Gardening with Deb: Aspens — A mountain town favorite

Deb Babcock/For the Steamboat Today
Deb Babcock

CSU Master Gardeners are available to answer your gardening questions 10 a.m. to 1 p.m. on Thursdays through the gardening season. Call 970-879-0825, email csumgprogram@co.r... or visit them in the Extension Office, 136 6th street.

Quaking Aspen (Populus tremuloides) is probably the tree most coveted by homeowners in Routt County.

Aspens are fast-growing, but relatively short-lived (20 years) trees attaining heights up to 50 feet. Cold-hardy but with poor drought resistance, aspens grow best in sunny locations at elevations of 7,000 feet and higher. They prefer moist, well-drained soil and good air circulation.

The beautiful white bark of an aspen is very thin and can be easily damaged by lawnmowers, weed trimmers and animals rubbing and clawing. When the bark is injured, insects and diseases tend to enter through the wound, which can shorten the life of your tree. A protective covering wrapped around the trunks of aspens for the first couple winters after they’ve been transplanted to your yard or garden can help prevent sun, wind and animal damage.

If wildlife is a problem in your yard, you might want to protect the tree’s buds and leaves during the spring and summer with repellent sprays until it grows tall enough to be out of the reach of browsing animals. But in my yard in west Routt County, the elk and deer tend to gnaw on the bark, so I needed to put a sturdy fence around my aspens to keep them from being damaged.

The best time to plant aspen trees is in the spring. This gives the tree roots all summer and fall to become established.

Aspens reproduce by both seeds and their root system. There are male and female trees, distinguished by the fuzzy catkins (of males) or cottony seed tassels (of females). Often, an original ‘mother’ tree is started by seed, then produces many suckers from its root system. These suckers can be a problem if aspens are planted in a yard or garden, but can be a great way to develop an aspen grove in an open meadow.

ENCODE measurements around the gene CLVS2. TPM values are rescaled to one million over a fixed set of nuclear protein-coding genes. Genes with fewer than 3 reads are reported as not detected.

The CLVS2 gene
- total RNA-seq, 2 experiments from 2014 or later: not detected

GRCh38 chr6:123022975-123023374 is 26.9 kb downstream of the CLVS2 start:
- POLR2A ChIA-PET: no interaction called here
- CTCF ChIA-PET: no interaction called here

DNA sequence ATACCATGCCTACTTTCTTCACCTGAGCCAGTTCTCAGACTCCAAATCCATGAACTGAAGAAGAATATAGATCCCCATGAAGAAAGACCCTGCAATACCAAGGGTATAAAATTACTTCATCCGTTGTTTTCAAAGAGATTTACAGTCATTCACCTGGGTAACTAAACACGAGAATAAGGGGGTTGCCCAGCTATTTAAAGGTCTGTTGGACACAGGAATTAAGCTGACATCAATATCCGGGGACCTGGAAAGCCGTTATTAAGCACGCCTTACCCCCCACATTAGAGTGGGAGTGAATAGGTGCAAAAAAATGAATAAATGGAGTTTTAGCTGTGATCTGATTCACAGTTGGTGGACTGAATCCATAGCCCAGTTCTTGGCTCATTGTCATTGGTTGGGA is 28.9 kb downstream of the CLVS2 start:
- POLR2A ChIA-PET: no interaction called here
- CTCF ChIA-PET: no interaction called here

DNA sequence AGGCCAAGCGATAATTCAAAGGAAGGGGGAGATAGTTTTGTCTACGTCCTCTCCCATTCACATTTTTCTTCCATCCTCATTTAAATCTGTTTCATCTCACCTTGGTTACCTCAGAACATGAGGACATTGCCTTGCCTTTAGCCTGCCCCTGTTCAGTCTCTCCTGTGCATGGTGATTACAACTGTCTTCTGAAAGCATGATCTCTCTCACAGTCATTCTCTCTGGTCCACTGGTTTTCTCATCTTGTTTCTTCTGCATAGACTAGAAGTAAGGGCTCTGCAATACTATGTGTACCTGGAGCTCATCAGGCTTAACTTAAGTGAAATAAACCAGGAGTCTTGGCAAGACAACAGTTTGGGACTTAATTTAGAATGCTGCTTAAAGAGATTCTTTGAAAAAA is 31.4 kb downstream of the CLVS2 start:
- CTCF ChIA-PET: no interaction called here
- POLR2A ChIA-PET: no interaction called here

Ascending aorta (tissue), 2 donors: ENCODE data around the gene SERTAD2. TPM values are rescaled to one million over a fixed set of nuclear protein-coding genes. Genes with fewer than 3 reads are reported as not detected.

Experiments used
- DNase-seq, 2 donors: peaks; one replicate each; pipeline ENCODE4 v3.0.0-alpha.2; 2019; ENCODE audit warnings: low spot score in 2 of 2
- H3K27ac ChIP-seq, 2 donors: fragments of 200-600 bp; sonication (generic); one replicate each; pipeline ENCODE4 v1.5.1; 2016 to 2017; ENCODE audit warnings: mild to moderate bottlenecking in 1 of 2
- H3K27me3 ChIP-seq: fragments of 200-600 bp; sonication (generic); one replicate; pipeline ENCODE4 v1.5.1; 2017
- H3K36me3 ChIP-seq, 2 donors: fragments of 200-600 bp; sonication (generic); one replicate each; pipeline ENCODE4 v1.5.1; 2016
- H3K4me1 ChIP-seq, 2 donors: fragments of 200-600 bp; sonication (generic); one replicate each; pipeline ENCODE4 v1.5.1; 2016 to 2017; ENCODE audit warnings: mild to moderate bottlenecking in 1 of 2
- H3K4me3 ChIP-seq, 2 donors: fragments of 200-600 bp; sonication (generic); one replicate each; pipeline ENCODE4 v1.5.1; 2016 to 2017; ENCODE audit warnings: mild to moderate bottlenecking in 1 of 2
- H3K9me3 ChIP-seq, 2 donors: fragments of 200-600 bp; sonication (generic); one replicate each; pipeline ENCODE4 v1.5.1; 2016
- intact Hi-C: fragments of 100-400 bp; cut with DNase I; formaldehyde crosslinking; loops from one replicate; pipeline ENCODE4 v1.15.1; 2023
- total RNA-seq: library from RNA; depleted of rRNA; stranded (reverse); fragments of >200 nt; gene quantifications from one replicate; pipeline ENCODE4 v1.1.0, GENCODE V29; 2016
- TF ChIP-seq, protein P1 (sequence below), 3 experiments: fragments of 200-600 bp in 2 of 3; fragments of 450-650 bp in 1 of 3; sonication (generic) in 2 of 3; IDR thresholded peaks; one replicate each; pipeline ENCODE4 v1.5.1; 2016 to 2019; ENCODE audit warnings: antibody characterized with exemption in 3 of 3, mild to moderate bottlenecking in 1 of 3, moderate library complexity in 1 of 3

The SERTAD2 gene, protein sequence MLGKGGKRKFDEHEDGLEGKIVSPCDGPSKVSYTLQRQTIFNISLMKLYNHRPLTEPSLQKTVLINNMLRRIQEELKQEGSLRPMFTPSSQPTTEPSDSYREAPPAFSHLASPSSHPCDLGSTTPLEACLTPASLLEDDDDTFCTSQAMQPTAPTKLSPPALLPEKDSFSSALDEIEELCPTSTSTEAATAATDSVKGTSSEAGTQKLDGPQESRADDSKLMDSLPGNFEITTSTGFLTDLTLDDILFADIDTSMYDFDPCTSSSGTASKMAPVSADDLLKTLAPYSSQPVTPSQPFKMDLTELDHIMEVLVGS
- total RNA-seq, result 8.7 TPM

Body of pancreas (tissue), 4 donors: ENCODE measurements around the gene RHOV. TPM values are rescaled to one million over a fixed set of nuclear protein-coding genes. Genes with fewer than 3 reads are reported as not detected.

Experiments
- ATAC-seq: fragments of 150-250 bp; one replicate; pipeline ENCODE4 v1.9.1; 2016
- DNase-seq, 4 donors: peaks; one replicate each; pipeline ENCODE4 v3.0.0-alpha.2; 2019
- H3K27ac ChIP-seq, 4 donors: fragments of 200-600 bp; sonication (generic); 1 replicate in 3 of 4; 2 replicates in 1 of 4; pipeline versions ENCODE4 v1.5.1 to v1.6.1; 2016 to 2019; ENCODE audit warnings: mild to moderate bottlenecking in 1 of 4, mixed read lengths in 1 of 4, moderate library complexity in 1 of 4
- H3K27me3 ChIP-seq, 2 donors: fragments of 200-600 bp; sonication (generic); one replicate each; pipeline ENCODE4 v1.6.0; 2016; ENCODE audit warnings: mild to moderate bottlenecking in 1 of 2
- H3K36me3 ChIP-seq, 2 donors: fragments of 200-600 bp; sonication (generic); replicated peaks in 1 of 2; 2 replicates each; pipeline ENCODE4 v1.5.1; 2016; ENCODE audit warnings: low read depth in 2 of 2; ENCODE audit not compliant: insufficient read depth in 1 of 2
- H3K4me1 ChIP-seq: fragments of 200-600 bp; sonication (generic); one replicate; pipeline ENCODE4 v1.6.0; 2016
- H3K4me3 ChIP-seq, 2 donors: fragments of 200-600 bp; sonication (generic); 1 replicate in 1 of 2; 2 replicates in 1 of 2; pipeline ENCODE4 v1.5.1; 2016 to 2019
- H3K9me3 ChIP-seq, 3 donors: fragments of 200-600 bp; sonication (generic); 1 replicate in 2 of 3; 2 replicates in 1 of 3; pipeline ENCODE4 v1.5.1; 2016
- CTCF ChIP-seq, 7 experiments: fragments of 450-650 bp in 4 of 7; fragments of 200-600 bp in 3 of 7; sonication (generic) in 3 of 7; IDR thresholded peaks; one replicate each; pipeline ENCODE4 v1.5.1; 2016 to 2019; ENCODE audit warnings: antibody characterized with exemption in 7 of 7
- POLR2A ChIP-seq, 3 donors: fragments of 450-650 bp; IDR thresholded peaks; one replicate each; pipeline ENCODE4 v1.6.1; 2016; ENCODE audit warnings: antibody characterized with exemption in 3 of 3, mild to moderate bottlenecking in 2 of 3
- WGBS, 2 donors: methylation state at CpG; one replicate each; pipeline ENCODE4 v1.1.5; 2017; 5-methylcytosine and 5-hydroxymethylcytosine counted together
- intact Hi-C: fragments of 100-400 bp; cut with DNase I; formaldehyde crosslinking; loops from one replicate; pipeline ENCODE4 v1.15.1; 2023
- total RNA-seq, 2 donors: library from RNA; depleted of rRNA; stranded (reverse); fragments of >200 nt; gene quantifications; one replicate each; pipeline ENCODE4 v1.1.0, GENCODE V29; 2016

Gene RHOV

Aspens are prone to numerous problems, including cytospora canker, leaf spot, twig gall fly and other pests. A new product the CSU Extension office has found to be highly effective for insect control on aspens is the systemic Bayer Tree & Shrub Insect Control® containing imidacloprid, which lasts all season.

The trees are also susceptible to Marssonina Spot, which is a fungus, Marssonina populi, found in fallen leaves and brought on by wet weather and poor air circulation. If the infected leaves are not removed and destroyed, they could continue to infect the tree, causing defoliation, reduced growth and possibly the death of the tree. A fungicide applied in a timely manner can help stop the spread of this fungus and prevent further injury to the tree.

Aspens are not easy trees to grow and keep healthy, but the rewards of the work they entail are worth it in all the seasons: the glowing chartreuse leaves that burst out in the spring, the continual movement of the trembling leaves as summer winds blow through to the gorgeous yellows, the peach fall colors and the beautiful shadows and silhouettes in our winter landscapes. No wonder it’s a Steamboat favorite.

Deb Babcock is a Master Gardener through the CSU Extension Routt County. Questions? Call 879-0825 or email

Support Local Journalism

Support Local Journalism

Readers around Steamboat and Routt County make the Steamboat Pilot & Today’s work possible. Your financial contribution supports our efforts to deliver quality, locally relevant journalism.

Now more than ever, your support is critical to help us keep our community informed about the evolving coronavirus pandemic and the impact it is having locally. Every contribution, however large or small, will make a difference.

Each donation will be used exclusively for the development and creation of increased news coverage.